Another Showtime show that started out strong and flopped at the finale, Weeds was a great show that should have ended way sooner. Sometimes too much of a good thing can be bad, and it is better to quit while you’re ahead. This is exactly the case with Weeds.
The finale flashed eight years into the future to show viewers what was to become of the Botwins, tying up each storyline the best they could resulting in a lackluster, mediocre finale.
The one thing Weeds seemed to deliver on was gifting viewers with the original opening theme song in the final episode.
Okay, this one is a little tricky, because technically it has had TWO season finales. After some behind the scenes disagreements with the studio, Gilmore Girls writers Amy Sherman Padallino and Daniel Padallino left the show, resulting in one awful final season. Fans were not happy with the way the season played out, and especially unhappy with how it ended.
Padallino always said she knew in detail how the series was supposed to end, right down to the last three words. The idea that the show had ended not in the way it was supposed to added to the hype of how terrible the finale was.
Hearing the years worth of complaints from fans, Netflix decided to get involved with Padallino to give fans the finale they deserved, and in 2016, the revival aired.
It was exactly what you would expect from a revival and it ended with a cliffhanger. Yes, it turns out Padallino’s big finale for all these years was a cliffhanger left up to the viewer to determine the outcome.
In fairness, while the plan was always to end with the cliffhanger, there have been rumors of a second revival, so we will see. Gilmore Girls may be back for another series finale soon enough.
Keeping with the theme of Netflix reviving shows only to break our hearts, see Arrested Development. The cult classic was canceled after only three seasons in 2006, but revived in 2011 for a final season on Netflix.
The much-anticipated revival season left many fans disappointed. The flow of the show was wrong, having the actors film most of their scenes separately due to scheduling conflicts, and the story dragged.
What was once a quick and witty show became underwhelming. Since the release in 2011, rumors have swirled of a second go at a revival in the form of a prequel or a feature film. But nothing has been confirmed.
Battlestar Galactica was a clever science fiction show with a large, devoted following. After four seasons, the show came to close with viewers tuning in hoping for a solid finale complete with answers.
Instead what they got was the easy answer that everything is explained through a higher power: God. The revelation that everything is determined by a higher power felt like a cheap move by the writers, an easy way to wrap up the series without giving any actual answers.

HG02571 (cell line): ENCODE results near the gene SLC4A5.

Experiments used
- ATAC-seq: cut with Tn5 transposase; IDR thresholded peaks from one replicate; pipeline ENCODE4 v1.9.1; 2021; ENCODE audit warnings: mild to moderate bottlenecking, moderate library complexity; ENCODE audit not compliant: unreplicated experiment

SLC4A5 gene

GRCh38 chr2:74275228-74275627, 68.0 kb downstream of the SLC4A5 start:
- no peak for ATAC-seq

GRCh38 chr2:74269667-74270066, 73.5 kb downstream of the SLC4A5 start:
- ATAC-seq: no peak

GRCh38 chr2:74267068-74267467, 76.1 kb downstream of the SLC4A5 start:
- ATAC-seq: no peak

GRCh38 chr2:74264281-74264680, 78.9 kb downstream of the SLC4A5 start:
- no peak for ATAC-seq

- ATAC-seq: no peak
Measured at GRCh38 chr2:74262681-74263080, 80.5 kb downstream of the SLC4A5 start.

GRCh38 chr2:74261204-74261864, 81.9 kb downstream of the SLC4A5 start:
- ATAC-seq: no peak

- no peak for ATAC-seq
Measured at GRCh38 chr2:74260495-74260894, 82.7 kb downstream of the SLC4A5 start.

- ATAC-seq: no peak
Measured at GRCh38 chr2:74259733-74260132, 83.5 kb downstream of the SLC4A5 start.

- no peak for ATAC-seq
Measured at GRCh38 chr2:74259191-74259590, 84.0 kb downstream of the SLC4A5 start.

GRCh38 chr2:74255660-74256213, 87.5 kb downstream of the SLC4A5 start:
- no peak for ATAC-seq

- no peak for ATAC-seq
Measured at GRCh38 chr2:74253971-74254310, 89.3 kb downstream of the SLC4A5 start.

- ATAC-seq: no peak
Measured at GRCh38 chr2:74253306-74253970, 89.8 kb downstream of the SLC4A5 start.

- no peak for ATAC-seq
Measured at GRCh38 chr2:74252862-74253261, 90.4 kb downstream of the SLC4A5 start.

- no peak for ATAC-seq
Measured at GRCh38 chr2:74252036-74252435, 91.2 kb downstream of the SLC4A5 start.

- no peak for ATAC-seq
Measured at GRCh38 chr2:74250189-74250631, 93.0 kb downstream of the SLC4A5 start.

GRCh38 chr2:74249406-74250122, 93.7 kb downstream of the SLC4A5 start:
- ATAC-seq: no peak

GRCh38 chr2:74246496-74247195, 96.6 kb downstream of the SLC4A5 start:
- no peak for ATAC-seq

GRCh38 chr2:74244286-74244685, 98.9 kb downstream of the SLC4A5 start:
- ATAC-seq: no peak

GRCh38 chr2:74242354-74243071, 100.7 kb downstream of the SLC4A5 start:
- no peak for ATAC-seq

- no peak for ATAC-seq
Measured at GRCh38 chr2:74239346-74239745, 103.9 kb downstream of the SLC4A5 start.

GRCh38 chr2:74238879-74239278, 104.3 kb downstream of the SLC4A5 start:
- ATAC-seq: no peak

The finale left fans enraged. The lack of a satisfying ending ruined the entire series for some, changing their entire opinion of the show.
How I Met Your Mother
Oh, this one still stings! How I Met Your Mother was smart. So smart. Too smart. The show took continuity to new levels, constantly keeping viewers tuned in and bringing back small tidbits that sprinkled throughout the series.
When it was announced that the ninth season would be its last, people were sad. Another good show comes to an end. Until the end actually came, then it was a relief. The final season was terrible. There was literally an entire episode about a scrambled egg competition.
The entire series was drawn out over the course of one weekend, Barney and Robin’s wedding weekend. 24 episodes making up one single wedding weekend. Nine seasons of Ted telling his children the drawn out, ridiculous story of how he met their mother.
All for Robin and Barney to end up divorced, the mother to die, and Ted and Robin end up together?
St. Elsewhere was a medical drama, gracing TV screens with dark comedy and drama for six seasons. The Emmy award winning show came to a close in 1988 and left many viewers scratching their heads in disbelief.
The series ended its run in the most bizarre way, revealing that the series was never actually real but dreamed up in the imagination of an autistic child, Tommy Westphall, through the inspiration of a snow globe.
The finale was a memorable one which launched a slew of conspiracy theories about TV shows St. Elsewhere crossed over with. Could those have been figments of Tommy’s imagination too?
Filling out the young adult genre is Gossip Girl. The show followed the unrealistic lives of Manhattan’s elite and the drama that an internet gossip blogger caused by posting their secrets.
Most of the characters found themselves with their lives spilled out on the web for all to see, all while trying to figure out who Gossip Girl could be.